News

Actions

Cincinnati Police Department now carries Narcan for K-9 units

Posted at 5:31 PM, Jun 01, 2017
and last updated 2017-06-01 18:48:18-04

CINCINNATI -- Cincinnati Police Department officers don’t just carry Narcan for themselves in the event of an accidental overdose; they also carry the life-saving drug for their K-9 units.

Officer John Mendoza said his K-9, Axel, is more than a partner. He’s like family.

Mendoza and other officers started carrying Narcan for their furry family members about a year ago, when fentanyl and carfentanil overdoses surged in Greater Cincinnati.

“These dogs are like one, like being a part of our family, and so we don’t want to take that chance,” Mendoza said.

Mendoza said he and Axel respond to overdoses every day.

At 9 years old, Axel has six years of experience as a drug dog. His partner, Officer Mendoza, carries Narcan in case he comes in contact with an opiate during a search. 

“My dog is a drug dog ... and the chances of him coming across that today inside of a … car are very, very high,” Mendoza said.

Whether Axel goes into vehicles or homes is a serious decision, Mendoza said. Contact with drugs like fentanyl and carfentanil, which is 10,000 times more potent than morphine, can be deadly.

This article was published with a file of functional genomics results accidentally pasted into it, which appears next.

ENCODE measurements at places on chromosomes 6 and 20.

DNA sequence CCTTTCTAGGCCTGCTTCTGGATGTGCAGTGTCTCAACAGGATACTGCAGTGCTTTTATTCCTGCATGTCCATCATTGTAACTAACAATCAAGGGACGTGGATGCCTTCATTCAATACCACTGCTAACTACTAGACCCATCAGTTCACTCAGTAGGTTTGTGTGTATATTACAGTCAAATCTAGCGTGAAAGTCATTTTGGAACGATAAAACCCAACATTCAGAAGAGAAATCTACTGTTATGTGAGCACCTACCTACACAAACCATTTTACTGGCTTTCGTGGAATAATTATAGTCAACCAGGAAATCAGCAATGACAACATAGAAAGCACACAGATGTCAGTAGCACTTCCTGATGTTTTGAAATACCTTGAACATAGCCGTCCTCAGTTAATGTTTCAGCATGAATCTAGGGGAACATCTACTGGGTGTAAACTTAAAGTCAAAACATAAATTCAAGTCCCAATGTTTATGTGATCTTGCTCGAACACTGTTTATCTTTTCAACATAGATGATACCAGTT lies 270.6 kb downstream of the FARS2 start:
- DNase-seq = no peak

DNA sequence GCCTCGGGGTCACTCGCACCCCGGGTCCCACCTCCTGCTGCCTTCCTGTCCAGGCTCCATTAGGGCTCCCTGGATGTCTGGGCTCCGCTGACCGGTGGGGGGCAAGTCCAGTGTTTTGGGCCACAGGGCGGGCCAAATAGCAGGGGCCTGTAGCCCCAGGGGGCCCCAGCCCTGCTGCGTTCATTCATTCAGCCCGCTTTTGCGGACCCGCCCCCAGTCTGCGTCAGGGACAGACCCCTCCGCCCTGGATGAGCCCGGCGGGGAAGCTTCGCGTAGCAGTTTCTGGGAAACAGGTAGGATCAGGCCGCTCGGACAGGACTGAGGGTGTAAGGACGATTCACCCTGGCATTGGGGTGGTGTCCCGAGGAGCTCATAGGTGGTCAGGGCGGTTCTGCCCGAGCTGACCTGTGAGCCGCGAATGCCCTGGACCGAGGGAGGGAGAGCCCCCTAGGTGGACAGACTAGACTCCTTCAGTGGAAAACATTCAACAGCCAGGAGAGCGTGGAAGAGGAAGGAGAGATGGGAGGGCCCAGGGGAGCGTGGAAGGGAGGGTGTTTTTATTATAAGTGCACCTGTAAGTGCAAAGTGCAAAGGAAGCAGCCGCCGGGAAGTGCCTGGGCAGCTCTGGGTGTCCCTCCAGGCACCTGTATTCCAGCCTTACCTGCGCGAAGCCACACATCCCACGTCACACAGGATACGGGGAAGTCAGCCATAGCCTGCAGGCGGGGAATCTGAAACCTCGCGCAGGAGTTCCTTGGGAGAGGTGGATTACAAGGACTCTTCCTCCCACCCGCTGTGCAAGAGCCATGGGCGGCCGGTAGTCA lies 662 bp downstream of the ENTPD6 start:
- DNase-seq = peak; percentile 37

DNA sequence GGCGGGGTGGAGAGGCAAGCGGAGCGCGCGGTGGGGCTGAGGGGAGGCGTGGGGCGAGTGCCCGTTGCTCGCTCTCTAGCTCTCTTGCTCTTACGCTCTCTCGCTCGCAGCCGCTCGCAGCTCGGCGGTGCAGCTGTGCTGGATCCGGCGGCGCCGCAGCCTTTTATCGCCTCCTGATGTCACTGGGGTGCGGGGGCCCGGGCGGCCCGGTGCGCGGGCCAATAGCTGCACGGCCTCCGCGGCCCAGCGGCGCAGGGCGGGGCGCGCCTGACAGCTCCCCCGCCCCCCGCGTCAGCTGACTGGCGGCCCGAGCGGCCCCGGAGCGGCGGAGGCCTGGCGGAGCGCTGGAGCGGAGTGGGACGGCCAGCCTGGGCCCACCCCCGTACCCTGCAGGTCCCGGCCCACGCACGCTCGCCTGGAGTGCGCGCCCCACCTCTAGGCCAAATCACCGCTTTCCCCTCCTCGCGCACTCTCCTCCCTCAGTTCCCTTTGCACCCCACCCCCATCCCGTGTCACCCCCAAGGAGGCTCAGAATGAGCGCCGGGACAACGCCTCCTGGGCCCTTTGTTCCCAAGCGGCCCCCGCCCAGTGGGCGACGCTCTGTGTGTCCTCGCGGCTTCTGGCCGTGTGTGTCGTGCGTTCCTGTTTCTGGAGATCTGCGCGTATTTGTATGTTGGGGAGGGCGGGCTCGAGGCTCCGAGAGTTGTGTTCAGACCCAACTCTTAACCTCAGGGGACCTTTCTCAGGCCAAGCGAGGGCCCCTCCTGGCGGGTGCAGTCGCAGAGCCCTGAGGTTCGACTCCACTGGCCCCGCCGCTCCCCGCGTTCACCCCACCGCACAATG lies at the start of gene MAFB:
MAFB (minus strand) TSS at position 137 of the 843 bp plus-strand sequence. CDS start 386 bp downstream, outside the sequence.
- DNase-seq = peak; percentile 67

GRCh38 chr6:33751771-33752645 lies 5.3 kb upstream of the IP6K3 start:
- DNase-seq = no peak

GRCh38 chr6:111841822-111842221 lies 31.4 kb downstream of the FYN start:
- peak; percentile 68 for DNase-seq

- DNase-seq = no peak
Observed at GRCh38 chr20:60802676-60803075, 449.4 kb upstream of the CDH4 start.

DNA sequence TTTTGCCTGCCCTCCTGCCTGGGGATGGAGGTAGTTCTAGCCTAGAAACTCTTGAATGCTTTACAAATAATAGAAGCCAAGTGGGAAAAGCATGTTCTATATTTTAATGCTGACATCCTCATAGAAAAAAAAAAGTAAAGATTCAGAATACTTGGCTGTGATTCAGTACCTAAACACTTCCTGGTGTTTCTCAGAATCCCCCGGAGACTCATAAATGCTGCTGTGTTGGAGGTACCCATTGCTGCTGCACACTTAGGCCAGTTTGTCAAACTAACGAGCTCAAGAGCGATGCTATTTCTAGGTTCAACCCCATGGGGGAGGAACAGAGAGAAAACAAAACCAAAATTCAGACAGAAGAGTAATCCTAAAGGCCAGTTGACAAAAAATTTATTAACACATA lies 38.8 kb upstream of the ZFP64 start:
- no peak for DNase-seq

An East Liverpool officer overdosed last month by simply touching some fentanyl that rubbed off on his clothes during an arrest, authorities said. It took four doses of Narcan to revive him.

Less than two weeks later, a different Ohio officer was hospitalized after contact with an "unknown illicit substance" during a traffic stop that left him feeling sick and light-headed, according to the Cincinnati Police Department.

Shortly after the incident, police union President Sgt. Dan Hils said he's worried more officers will accidentally overdose on opioids.

"My mind is in a place (where there is) yet another danger we are going to have to be thinking of," Hils said.

MORE: Why Cincinnati’s street drugs are getting deadlier

Mendoza said he's worried because Axel’s susceptibility to the drugs is much higher than his.

“If that spills over onto a seat and I rub my hand up against it I’m going to pass out within a few seconds, my partner if he steps in it or puts his nose to it -- because that’s his sensory, it’s wet -- it’ll be absorbed very, very quickly through the muzzle. He’ll go out,” Mendoza said.

The Narcan reserved for K-9 units is the same drug administered to people who overdose. For drug dogs, Narcan can be delivered through the nose or a muscular part of their back.

Lt. Steve Saunders said the risk of K-9 units accidentally overdosing is extremely high.

“It’s a life saving measure that we we’re thankful to have, but it’s unfortunate we have to have that available in these circumstances,” Saunders said.

Mendoza and Axel have been partners for six years. Although they did find carfentanil at a recent traffic stop, he said he hasn’t had to use Narcan. But in case it happens, he’ll be prepared to save his K-9 counterpart.

“I can’t afford something like that to happen to my partner,” he said.

For resources and more heroin-related coverage, go to wcpo.com/heroin.